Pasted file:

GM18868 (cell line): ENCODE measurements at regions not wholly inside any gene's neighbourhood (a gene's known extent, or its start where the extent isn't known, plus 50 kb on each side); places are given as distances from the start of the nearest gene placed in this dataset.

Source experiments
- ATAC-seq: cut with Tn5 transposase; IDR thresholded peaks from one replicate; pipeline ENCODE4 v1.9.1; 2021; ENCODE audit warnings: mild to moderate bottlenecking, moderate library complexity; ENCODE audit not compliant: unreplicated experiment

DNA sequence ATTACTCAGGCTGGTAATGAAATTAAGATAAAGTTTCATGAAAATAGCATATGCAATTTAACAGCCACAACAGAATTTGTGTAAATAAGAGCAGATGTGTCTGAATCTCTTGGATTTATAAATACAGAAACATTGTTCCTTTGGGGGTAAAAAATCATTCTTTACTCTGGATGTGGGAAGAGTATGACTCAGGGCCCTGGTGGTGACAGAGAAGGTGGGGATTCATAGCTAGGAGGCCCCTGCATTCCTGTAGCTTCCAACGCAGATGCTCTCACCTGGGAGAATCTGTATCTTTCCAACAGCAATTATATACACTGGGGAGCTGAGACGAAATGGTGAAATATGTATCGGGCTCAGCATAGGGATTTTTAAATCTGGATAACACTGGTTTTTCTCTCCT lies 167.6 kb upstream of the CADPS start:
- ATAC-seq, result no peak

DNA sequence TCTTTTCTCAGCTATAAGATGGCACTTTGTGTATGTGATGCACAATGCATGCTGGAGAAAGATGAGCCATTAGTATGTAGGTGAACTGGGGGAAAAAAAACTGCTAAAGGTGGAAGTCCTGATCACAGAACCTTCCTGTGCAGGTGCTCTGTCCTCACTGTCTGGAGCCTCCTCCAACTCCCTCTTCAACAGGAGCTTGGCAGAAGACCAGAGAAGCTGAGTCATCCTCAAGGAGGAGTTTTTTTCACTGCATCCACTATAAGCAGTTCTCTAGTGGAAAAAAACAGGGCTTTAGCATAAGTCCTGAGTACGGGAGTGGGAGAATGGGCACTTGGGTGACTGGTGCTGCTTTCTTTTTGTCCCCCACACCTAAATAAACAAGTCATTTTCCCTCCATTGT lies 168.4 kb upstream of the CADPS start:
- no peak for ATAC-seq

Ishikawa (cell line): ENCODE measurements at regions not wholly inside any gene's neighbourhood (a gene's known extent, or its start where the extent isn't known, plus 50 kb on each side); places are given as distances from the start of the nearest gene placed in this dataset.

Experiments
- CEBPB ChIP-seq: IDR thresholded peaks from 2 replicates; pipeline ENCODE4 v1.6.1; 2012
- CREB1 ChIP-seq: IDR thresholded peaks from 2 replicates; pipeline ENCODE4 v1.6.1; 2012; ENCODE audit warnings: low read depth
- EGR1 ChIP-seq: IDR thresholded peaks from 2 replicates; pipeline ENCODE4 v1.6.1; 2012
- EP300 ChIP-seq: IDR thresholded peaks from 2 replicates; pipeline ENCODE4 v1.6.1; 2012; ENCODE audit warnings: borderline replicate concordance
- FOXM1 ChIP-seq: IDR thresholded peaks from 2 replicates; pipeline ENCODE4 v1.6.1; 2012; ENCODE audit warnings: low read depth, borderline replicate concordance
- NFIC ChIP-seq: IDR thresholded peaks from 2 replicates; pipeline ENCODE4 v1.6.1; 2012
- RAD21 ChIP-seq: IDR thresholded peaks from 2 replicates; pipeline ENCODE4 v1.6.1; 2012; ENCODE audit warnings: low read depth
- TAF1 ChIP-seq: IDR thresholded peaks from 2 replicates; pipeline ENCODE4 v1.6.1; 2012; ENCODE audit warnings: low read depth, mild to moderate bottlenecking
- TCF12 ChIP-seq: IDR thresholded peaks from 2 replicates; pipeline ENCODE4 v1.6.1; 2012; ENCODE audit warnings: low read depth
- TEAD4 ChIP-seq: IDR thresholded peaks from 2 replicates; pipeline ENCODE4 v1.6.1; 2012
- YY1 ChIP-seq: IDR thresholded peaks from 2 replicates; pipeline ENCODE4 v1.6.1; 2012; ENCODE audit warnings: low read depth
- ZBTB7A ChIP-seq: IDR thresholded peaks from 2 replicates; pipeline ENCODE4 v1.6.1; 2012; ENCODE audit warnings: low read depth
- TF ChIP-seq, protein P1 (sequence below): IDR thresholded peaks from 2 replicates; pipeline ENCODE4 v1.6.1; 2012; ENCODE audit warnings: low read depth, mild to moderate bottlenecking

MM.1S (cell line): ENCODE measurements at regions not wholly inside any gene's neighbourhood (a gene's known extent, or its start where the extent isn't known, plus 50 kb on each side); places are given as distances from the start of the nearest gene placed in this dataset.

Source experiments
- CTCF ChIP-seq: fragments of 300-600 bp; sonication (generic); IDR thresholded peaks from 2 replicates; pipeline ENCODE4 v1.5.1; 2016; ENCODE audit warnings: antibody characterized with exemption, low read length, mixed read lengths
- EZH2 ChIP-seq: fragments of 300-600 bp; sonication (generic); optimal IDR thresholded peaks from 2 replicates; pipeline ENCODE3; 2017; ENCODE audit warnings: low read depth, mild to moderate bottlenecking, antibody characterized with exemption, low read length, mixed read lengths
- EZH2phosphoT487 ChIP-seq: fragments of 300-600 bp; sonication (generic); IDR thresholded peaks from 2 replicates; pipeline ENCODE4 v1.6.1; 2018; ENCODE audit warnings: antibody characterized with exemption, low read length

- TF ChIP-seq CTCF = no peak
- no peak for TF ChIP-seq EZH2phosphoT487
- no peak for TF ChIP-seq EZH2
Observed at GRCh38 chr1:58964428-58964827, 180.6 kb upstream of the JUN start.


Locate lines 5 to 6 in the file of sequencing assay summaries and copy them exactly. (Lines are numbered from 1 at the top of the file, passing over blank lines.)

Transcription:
- ATAC-seq, result no peak

DNA sequence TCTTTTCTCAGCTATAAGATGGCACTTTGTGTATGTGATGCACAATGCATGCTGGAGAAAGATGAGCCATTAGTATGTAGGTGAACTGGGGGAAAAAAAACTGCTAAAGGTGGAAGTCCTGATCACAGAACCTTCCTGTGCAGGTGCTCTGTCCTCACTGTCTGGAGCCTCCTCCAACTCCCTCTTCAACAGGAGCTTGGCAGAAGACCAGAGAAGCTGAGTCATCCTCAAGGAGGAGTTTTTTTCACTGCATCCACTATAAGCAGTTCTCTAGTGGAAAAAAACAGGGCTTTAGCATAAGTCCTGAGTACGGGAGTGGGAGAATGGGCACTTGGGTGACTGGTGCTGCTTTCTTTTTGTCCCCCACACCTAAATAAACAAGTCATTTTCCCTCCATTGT lies 168.4 kb upstream of the CADPS start: